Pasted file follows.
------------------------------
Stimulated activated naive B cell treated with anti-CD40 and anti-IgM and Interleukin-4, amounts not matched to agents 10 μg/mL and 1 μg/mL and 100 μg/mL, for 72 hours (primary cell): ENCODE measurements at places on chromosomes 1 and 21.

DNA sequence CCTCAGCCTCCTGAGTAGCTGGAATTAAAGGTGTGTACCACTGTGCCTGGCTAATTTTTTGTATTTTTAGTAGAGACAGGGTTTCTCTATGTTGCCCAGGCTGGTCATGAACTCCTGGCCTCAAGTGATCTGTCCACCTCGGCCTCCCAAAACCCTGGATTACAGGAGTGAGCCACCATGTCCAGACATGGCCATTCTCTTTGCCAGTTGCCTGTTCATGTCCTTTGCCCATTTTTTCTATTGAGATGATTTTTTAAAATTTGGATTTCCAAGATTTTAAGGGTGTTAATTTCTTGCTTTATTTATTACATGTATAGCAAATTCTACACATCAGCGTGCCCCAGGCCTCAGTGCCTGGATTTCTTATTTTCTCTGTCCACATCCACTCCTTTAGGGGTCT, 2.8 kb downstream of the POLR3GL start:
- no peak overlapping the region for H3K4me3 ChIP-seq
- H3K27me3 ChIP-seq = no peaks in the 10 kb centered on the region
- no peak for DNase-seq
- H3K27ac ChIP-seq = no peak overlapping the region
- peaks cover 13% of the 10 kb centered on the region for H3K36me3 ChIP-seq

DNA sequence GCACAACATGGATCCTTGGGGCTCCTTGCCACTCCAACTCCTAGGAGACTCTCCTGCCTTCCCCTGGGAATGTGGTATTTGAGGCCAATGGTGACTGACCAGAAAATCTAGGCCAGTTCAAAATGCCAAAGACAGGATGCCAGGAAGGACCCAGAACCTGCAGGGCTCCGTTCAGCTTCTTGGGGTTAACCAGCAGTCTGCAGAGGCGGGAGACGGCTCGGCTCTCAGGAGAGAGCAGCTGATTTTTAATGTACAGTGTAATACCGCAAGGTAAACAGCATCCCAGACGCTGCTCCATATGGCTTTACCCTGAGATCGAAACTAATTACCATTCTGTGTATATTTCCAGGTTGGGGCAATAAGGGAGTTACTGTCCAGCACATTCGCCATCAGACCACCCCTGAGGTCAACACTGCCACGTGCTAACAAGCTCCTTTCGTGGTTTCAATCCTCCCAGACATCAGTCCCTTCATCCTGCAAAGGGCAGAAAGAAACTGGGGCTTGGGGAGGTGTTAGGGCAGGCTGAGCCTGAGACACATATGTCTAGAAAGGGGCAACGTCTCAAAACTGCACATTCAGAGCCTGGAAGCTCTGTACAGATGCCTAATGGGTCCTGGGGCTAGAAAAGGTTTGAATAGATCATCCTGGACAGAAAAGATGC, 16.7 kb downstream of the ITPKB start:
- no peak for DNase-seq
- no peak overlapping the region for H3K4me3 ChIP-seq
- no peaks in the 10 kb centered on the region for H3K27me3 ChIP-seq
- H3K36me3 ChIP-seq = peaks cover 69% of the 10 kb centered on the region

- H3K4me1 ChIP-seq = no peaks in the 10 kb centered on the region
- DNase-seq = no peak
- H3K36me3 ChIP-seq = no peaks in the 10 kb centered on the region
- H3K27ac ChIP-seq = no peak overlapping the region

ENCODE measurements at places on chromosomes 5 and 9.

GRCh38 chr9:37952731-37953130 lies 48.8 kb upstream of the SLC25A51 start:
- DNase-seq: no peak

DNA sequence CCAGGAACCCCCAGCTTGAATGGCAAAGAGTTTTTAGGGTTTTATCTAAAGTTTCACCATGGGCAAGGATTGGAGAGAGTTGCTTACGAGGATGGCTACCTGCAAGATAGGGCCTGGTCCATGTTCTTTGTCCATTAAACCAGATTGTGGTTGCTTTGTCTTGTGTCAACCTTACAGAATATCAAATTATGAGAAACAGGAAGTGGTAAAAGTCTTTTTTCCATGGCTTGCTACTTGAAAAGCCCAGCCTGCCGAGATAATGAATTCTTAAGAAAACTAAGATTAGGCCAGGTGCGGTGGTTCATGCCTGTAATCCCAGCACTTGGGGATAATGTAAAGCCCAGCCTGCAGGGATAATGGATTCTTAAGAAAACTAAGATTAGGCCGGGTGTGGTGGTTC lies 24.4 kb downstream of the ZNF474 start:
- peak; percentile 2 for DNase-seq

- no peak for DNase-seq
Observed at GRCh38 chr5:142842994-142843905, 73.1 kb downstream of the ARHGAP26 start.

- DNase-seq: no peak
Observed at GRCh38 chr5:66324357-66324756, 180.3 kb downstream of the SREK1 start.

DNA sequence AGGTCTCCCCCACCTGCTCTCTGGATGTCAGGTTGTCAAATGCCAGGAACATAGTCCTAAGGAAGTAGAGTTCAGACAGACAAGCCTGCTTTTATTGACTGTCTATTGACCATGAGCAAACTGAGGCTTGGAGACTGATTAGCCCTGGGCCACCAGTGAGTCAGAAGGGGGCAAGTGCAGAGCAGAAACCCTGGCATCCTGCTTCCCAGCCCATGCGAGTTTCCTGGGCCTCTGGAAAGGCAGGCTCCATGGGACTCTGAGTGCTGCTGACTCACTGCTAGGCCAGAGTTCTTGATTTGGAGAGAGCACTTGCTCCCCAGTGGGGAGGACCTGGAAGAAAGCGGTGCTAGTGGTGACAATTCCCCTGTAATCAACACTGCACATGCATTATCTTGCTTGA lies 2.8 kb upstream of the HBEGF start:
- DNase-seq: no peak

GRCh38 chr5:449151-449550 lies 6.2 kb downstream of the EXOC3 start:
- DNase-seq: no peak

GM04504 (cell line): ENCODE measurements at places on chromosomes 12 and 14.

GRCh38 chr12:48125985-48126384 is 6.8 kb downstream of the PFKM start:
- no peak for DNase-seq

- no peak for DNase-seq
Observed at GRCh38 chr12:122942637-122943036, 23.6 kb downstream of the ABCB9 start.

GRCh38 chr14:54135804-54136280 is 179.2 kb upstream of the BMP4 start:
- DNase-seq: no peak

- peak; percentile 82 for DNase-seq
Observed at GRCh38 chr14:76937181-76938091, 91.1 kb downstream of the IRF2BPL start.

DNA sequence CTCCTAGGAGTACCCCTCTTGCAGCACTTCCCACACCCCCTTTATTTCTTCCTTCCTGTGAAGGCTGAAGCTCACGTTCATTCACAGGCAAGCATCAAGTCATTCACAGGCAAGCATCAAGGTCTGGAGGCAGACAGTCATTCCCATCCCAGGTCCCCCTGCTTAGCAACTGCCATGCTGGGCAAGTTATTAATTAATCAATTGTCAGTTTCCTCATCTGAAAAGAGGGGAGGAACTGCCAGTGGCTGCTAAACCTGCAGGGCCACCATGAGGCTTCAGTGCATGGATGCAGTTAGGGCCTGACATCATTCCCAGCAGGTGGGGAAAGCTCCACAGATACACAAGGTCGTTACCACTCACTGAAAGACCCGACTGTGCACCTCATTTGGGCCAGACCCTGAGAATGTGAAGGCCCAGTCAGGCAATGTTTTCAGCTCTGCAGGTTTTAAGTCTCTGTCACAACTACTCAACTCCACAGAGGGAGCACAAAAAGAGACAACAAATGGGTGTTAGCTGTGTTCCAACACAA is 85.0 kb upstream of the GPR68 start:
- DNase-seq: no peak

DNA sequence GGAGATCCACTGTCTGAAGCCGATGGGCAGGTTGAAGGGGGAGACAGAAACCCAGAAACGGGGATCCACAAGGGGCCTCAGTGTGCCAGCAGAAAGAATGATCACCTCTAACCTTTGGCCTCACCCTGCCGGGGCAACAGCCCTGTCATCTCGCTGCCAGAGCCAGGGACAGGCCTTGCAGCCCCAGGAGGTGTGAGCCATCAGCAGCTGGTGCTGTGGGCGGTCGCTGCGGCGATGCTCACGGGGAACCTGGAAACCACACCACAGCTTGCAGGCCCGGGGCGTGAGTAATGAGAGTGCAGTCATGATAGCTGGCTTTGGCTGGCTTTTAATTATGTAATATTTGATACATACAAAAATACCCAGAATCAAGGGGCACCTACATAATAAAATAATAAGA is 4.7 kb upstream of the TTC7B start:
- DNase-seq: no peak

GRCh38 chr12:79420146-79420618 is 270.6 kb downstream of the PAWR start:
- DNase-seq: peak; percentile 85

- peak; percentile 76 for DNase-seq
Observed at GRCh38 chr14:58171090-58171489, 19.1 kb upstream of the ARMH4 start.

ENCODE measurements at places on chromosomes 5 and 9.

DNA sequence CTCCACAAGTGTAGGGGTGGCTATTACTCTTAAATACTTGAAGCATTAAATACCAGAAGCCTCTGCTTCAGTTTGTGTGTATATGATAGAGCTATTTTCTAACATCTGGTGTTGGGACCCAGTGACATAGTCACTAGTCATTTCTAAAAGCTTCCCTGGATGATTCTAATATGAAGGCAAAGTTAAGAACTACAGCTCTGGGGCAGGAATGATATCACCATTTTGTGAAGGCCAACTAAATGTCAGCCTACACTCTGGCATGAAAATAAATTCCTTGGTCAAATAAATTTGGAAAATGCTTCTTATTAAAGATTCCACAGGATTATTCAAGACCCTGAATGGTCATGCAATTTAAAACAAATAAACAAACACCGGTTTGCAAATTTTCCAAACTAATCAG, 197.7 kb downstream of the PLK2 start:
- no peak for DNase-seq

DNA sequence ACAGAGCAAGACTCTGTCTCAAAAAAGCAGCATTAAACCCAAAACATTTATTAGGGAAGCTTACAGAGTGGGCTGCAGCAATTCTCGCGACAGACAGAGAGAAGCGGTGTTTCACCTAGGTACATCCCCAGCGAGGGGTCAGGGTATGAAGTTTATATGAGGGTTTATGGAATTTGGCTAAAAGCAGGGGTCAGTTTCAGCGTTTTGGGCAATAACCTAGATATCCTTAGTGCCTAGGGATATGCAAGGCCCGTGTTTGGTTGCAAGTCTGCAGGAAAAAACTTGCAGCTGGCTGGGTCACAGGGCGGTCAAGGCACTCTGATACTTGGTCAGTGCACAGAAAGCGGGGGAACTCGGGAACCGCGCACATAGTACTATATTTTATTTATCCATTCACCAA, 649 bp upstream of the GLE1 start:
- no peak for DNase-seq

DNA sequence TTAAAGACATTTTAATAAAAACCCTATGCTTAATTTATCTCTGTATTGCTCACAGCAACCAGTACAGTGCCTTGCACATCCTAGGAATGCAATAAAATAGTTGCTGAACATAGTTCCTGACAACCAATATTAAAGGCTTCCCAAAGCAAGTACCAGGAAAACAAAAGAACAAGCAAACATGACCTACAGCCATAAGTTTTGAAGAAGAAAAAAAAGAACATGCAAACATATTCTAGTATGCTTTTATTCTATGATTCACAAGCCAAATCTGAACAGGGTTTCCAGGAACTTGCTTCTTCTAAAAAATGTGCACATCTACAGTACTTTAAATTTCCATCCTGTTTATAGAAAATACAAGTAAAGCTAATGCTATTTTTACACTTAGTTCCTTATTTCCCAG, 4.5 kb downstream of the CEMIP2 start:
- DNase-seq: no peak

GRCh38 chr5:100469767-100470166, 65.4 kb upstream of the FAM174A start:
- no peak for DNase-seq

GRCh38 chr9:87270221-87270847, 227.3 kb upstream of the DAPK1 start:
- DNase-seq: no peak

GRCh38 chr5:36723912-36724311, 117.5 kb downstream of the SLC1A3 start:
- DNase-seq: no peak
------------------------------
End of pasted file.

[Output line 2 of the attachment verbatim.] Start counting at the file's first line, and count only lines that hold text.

DNA sequence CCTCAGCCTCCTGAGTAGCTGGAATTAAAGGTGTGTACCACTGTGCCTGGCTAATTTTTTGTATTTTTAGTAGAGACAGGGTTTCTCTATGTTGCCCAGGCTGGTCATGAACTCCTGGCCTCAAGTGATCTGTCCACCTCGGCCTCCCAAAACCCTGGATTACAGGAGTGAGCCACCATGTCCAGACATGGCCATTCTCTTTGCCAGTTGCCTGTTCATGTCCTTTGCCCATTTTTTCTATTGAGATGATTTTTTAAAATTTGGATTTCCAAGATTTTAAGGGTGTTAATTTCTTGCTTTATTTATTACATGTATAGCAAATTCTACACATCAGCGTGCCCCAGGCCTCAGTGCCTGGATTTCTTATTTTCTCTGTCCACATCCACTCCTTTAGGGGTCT, 2.8 kb downstream of the POLR3GL start: